Archive for March, 2009


March 30, 2009

I received an interesting piece of feedback this weekend.  A new friend from the Atheist Meetup was frustrated by my statement that my deconversion was something I “put my husband though” or that it was something he “had to put up with.”  My friend’s point was that it wasn’t my fault and I shouldn’t blame myself.  I considered this and decided it was a fair warning.  But also, in my view, being an atheist means I take full responsibility for my actions, and being a good person means that I am aware when my actions harm someone else.  So while it’s certainly true that I am not responsible for what my husband does or how he reacts, I must always do my best to be responsible for my own actions.  This is especially true in a marriage where everything one partner does affects the other.  Besides, while I do maintain that I didn’t intentionally lose my faith in God, I know that my embracing of the atheist position was something that I did choose.  I could have faked it or kept quiet about it, or I could have commenced a period of “struggling” with my faith and ended up coming back around to Jesus.  But I didn’t.  To be honest, I tried the “struggling with my faith” thing for a week or so but I knew it wasn’t true.  I wasn’t struggling.  I was recovering.  And now I have to deal with the consequences of that sense of betrayal (for lack of a better way to put it) between my husband and I.


But it was good feedback in that I do need to be careful how I frame the stress in my marriage.  I know it wasn’t my fault.  At the same time, the friend who gave me this advice is married to a woman who is a Catholic.  They have always been an Atheist-Catholic couple and so I don’t think he can appreciate what my husband and I experienced.  Also, my friend being a male who never took religion seriously, I am certain that he can’t appreciate the subconscious pressures on me to be a good little wife and don’t do anything that would make my partner sad and be careful of every little thing you do because it affects your husband.  That last part is true.  But the tension between self and partner-in-a-marriage is a tricky one.  Being a woman makes it harder, and I’m not sure how much of the people-pleasing pressure is cultural.  The source is less important than the effects, though.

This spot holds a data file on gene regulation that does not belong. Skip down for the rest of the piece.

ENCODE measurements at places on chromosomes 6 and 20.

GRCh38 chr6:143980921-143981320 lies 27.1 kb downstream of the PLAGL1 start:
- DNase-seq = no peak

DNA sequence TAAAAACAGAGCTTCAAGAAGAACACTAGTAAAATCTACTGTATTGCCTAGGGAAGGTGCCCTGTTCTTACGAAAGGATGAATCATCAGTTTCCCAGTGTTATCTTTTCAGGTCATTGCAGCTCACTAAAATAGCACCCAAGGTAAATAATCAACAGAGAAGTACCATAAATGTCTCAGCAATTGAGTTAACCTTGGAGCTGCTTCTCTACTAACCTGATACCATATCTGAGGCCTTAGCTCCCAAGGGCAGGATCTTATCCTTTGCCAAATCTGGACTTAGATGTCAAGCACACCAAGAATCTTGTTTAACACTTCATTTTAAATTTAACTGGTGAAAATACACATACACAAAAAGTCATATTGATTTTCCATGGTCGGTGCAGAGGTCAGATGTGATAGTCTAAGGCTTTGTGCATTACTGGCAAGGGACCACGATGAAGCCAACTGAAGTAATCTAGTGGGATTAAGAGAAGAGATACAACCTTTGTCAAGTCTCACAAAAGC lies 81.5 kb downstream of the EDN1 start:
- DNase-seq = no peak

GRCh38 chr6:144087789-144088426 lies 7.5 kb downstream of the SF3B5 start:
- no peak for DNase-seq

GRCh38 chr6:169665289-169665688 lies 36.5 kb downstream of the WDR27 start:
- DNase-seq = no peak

In summary, I appreciate feedback.  It seems to me that there’s precious little of it going around, which is unfortunate since honest feedback is so useful.  When it turns into scolding, however, I draw the line.


Weekend summary: went to concert at an LA Jewish Cultural Center and my socks got rocked off, hosted Atheist Bookmobile where I and a friend brainstormed an atheist prayer group (not a serious title, but a serious need; more on that later), dressed up for a 1920’s era murder mystery party and got murdered, skipped church for the Farmer’s Market, went to a potluck, and received about a hundred pounds of grapefruit, along with one delicious guava, all from a friend’s backyard.  I have kept the guava seeds and will try to propagate them.  I think trees don’t reproduce predictably from seeds, however.  But it’s worth a shot.


Also, Catalina Island has a Pirate Weekend in October.  Costume preparation will commence immediately.  Should I get a monkey or a parrot?


We’re all here, so…

March 25, 2009

I have been reading the Laura Ingalls Wilder “Little House” series, and at least once per volume I am just blown away by the way people lived a hundred years ago.  This morning I was reading about how, during a mild winter in town, everyone got together one Friday evening and started a literary club.  Now it was the first meeting and it was spontaneous, so they didn’t have anything planned, but they were all there and wanted to do something together.  What did they do?

They had a spelling bee.

That’s right.  Every man, woman, and schoolchild split into teams and they had a spell-off.

Makes me wonder how it would go if I invited the neighbors over for a spelling contest.  They would probably laugh in my face.  🙂


March 23, 2009

I suspect that my Mormon stories are getting a little old, but what can I say?  I never knew any of the LDS before.  So I’ll just say that this weekend saw me: 1) make my housemate sin again, 2) learn that Mormons can’t drink black tea.  I was later informed that as long as there’s no tea leaves in the drink, it’s okay, but honestly, that’s not my responsibility to know or even care about.  Except when it’s funny.